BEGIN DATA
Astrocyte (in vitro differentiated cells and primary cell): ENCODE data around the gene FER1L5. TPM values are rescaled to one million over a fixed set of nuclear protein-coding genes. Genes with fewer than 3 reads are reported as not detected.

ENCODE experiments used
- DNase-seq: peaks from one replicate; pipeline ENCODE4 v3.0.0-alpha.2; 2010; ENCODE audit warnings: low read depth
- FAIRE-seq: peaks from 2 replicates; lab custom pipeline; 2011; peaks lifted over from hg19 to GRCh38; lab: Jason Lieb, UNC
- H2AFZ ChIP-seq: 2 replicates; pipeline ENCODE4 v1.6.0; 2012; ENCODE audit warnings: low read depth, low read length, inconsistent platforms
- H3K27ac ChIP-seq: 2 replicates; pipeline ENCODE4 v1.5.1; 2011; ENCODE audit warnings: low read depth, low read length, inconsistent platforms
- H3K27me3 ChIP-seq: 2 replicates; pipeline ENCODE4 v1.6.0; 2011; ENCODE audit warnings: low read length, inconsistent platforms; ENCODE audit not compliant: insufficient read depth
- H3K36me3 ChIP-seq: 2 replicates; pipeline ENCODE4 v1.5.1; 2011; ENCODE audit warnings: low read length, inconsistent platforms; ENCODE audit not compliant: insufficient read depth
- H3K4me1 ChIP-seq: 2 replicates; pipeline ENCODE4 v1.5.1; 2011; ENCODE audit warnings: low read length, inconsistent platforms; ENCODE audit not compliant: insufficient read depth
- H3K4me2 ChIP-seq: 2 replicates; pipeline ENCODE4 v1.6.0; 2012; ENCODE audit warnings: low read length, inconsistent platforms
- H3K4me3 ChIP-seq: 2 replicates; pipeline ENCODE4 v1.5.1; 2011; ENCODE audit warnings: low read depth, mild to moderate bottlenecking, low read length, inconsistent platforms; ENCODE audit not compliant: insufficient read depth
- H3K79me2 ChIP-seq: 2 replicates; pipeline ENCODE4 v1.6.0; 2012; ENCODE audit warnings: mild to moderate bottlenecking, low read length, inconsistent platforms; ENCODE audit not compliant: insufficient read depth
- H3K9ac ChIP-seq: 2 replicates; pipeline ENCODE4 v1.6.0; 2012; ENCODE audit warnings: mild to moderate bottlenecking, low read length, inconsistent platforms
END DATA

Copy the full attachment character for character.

Astrocyte (in vitro differentiated cells and primary cell): ENCODE data around the gene FER1L5. TPM values are rescaled to one million over a fixed set of nuclear protein-coding genes. Genes with fewer than 3 reads are reported as not detected.

ENCODE experiments used
- DNase-seq: peaks from one replicate; pipeline ENCODE4 v3.0.0-alpha.2; 2010; ENCODE audit warnings: low read depth
- FAIRE-seq: peaks from 2 replicates; lab custom pipeline; 2011; peaks lifted over from hg19 to GRCh38; lab: Jason Lieb, UNC
- H2AFZ ChIP-seq: 2 replicates; pipeline ENCODE4 v1.6.0; 2012; ENCODE audit warnings: low read depth, low read length, inconsistent platforms
- H3K27ac ChIP-seq: 2 replicates; pipeline ENCODE4 v1.5.1; 2011; ENCODE audit warnings: low read depth, low read length, inconsistent platforms
- H3K27me3 ChIP-seq: 2 replicates; pipeline ENCODE4 v1.6.0; 2011; ENCODE audit warnings: low read length, inconsistent platforms; ENCODE audit not compliant: insufficient read depth
- H3K36me3 ChIP-seq: 2 replicates; pipeline ENCODE4 v1.5.1; 2011; ENCODE audit warnings: low read length, inconsistent platforms; ENCODE audit not compliant: insufficient read depth
- H3K4me1 ChIP-seq: 2 replicates; pipeline ENCODE4 v1.5.1; 2011; ENCODE audit warnings: low read length, inconsistent platforms; ENCODE audit not compliant: insufficient read depth
- H3K4me2 ChIP-seq: 2 replicates; pipeline ENCODE4 v1.6.0; 2012; ENCODE audit warnings: low read length, inconsistent platforms
- H3K4me3 ChIP-seq: 2 replicates; pipeline ENCODE4 v1.5.1; 2011; ENCODE audit warnings: low read depth, mild to moderate bottlenecking, low read length, inconsistent platforms; ENCODE audit not compliant: insufficient read depth
- H3K79me2 ChIP-seq: 2 replicates; pipeline ENCODE4 v1.6.0; 2012; ENCODE audit warnings: mild to moderate bottlenecking, low read length, inconsistent platforms; ENCODE audit not compliant: insufficient read depth
- H3K9ac ChIP-seq: 2 replicates; pipeline ENCODE4 v1.6.0; 2012; ENCODE audit warnings: mild to moderate bottlenecking, low read length, inconsistent platforms